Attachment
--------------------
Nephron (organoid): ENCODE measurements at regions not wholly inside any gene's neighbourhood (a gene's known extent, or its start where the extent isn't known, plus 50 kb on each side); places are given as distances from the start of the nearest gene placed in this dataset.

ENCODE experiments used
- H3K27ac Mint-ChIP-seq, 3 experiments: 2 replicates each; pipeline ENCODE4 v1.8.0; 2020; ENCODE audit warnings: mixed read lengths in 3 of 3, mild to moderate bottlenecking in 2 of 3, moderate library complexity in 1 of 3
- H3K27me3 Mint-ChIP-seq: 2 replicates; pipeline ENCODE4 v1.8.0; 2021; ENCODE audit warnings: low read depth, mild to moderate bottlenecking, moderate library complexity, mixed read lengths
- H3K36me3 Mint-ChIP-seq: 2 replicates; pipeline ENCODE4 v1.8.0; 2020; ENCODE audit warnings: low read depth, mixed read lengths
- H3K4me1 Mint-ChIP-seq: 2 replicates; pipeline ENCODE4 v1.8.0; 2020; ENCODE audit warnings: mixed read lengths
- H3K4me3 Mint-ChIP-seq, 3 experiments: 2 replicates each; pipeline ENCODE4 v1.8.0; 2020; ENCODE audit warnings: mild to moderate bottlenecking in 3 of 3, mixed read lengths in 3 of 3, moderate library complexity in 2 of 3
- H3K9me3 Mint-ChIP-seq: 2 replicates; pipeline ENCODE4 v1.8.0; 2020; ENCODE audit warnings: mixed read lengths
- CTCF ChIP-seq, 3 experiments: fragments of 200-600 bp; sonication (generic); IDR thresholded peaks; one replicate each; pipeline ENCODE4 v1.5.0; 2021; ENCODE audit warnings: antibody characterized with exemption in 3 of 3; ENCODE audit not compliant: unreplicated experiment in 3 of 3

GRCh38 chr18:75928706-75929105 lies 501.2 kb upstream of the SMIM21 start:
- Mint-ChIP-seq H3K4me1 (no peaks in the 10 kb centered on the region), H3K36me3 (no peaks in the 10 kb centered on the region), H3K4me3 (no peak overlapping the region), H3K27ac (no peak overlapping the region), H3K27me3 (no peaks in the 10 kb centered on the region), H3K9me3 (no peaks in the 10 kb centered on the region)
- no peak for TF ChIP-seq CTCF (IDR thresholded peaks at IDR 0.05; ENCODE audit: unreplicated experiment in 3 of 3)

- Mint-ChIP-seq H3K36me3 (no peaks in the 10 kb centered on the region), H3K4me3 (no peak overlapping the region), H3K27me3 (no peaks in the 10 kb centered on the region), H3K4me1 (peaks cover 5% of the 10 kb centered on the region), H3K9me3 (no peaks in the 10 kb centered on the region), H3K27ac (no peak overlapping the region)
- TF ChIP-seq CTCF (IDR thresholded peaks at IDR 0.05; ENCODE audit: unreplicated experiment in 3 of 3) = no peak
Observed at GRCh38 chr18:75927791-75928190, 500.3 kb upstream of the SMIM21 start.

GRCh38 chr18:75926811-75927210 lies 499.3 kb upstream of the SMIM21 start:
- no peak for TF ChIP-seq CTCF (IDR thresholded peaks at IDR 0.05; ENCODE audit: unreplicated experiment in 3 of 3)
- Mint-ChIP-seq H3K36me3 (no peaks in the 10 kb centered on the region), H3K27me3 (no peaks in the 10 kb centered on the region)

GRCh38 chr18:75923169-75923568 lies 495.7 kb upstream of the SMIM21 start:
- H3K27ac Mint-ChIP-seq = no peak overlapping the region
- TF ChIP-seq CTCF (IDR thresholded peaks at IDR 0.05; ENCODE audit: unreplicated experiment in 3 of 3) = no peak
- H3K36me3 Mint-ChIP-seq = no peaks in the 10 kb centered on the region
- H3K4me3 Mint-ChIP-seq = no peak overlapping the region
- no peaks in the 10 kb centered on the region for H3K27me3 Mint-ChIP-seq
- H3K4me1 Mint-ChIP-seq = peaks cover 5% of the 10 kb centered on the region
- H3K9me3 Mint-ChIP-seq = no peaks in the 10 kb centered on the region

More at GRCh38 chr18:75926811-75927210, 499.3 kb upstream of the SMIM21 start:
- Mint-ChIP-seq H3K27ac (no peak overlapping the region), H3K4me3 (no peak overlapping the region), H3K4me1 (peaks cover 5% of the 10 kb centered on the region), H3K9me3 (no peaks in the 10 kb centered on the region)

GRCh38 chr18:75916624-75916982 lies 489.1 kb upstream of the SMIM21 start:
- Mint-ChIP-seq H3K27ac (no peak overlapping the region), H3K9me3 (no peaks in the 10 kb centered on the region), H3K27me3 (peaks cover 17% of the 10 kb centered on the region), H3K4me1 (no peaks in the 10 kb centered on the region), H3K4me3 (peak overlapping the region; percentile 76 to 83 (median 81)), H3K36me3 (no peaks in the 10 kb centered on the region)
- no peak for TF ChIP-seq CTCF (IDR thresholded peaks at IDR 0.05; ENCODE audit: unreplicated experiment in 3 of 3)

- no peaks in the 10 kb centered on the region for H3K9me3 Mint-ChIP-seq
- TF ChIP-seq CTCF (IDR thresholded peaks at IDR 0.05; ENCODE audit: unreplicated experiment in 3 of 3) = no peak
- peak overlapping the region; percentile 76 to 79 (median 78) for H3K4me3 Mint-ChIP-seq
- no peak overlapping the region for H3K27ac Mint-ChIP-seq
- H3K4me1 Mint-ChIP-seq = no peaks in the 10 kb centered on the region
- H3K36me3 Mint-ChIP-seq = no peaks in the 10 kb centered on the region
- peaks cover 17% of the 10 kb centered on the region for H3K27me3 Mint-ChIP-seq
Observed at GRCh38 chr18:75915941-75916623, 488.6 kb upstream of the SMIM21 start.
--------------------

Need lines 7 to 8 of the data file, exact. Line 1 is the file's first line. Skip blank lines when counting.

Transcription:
- H3K4me3 Mint-ChIP-seq, 3 experiments: 2 replicates each; pipeline ENCODE4 v1.8.0; 2020; ENCODE audit warnings: mild to moderate bottlenecking in 3 of 3, mixed read lengths in 3 of 3, moderate library complexity in 2 of 3
- H3K9me3 Mint-ChIP-seq: 2 replicates; pipeline ENCODE4 v1.8.0; 2020; ENCODE audit warnings: mixed read lengths